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More women in the work force

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Employment has grown rapidly among women over the last three decades. In 2005, women made up nearly half the labour force, compared with just over one-third in 1976. During that period, societal changes—such as improved parental leave programs and higher percentages of women in university—contributed to the growing number of women in the work force.

There has also been a substantial increase in the employment rate for women with children. The employment rate for women who have children under the age of 16 climbed from 39% in 1976 to 73% in 2004. It is still true, however, that proportionally fewer women with children have jobs than women without children. In 2004, 79% of women under 55 with no children had a job.

Women have made inroads into what used to be exclusively male occupations. For example, by 2004 the proportion of women among physicians, dentists and other health-care professionals had reached 55%. The proportion of women managers has continued to grow as well. Notwithstanding these gains, the majority of women workers are still in traditionally female-dominated occupations such as teaching, nursing, clerical work, sales and services.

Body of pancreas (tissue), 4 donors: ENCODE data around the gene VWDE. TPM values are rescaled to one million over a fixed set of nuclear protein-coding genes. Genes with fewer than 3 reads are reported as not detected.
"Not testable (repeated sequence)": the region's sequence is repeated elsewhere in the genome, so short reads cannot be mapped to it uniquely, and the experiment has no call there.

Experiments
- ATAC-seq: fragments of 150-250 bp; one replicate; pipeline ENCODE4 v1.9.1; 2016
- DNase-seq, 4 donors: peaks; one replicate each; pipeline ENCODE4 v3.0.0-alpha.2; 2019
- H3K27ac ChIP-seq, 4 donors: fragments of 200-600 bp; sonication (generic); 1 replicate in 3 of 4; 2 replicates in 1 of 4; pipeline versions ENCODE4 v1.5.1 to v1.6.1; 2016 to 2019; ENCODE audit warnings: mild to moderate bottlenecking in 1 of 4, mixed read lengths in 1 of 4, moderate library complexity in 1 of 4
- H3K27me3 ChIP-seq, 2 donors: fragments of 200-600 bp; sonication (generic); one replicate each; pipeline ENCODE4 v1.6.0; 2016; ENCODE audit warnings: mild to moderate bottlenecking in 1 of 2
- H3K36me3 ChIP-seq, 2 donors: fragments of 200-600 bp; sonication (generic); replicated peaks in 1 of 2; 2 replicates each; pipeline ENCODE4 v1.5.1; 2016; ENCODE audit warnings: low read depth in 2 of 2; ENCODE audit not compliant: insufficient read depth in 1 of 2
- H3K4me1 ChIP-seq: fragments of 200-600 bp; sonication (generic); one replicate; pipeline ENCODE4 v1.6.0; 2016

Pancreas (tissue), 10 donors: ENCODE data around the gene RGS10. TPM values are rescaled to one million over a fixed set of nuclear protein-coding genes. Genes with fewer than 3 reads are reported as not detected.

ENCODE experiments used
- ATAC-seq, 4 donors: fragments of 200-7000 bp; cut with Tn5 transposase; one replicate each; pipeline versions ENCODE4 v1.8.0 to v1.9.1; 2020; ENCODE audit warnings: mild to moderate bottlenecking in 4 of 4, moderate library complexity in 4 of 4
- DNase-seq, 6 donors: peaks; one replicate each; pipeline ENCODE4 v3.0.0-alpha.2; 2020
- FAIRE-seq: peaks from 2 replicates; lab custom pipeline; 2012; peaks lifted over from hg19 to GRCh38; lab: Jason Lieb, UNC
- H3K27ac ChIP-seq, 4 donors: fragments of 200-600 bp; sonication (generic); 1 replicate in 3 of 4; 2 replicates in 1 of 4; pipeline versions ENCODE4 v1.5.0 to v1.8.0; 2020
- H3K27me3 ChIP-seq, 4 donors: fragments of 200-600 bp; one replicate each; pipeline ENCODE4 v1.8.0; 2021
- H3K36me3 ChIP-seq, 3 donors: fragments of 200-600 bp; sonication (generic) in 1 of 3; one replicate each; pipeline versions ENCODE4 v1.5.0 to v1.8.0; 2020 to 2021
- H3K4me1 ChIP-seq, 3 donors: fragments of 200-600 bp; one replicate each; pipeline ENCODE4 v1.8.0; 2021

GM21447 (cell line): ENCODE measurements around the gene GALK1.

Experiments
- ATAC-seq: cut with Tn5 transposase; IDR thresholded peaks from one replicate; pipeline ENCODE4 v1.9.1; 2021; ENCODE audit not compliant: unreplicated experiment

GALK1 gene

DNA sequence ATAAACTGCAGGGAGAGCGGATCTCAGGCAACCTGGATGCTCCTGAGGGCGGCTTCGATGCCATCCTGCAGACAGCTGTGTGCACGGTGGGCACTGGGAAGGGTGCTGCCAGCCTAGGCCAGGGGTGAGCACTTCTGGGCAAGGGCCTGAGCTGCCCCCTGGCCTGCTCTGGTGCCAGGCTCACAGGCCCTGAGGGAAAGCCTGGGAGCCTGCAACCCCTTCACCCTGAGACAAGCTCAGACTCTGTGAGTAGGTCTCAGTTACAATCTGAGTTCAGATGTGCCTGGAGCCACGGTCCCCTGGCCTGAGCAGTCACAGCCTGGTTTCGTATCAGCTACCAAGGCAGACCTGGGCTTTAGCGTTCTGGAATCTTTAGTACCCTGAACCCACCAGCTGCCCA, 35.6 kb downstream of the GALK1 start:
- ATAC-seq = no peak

Chart: Mothers, under age 55 in the work forceAlthough the wage gap between men and women is narrowing, wage parity has not yet been achieved. In 2003, average annual earnings were $24,800 for women and $39,100 for men. That meant women earned an average of 82 cents for every dollar earned by men—$16.27 versus $19.78 per hour.

More women than men have part-time jobs, temporary jobs or more than one job. Women are also more likely to be away from work to attend to personal or family obligations or to do unpaid work.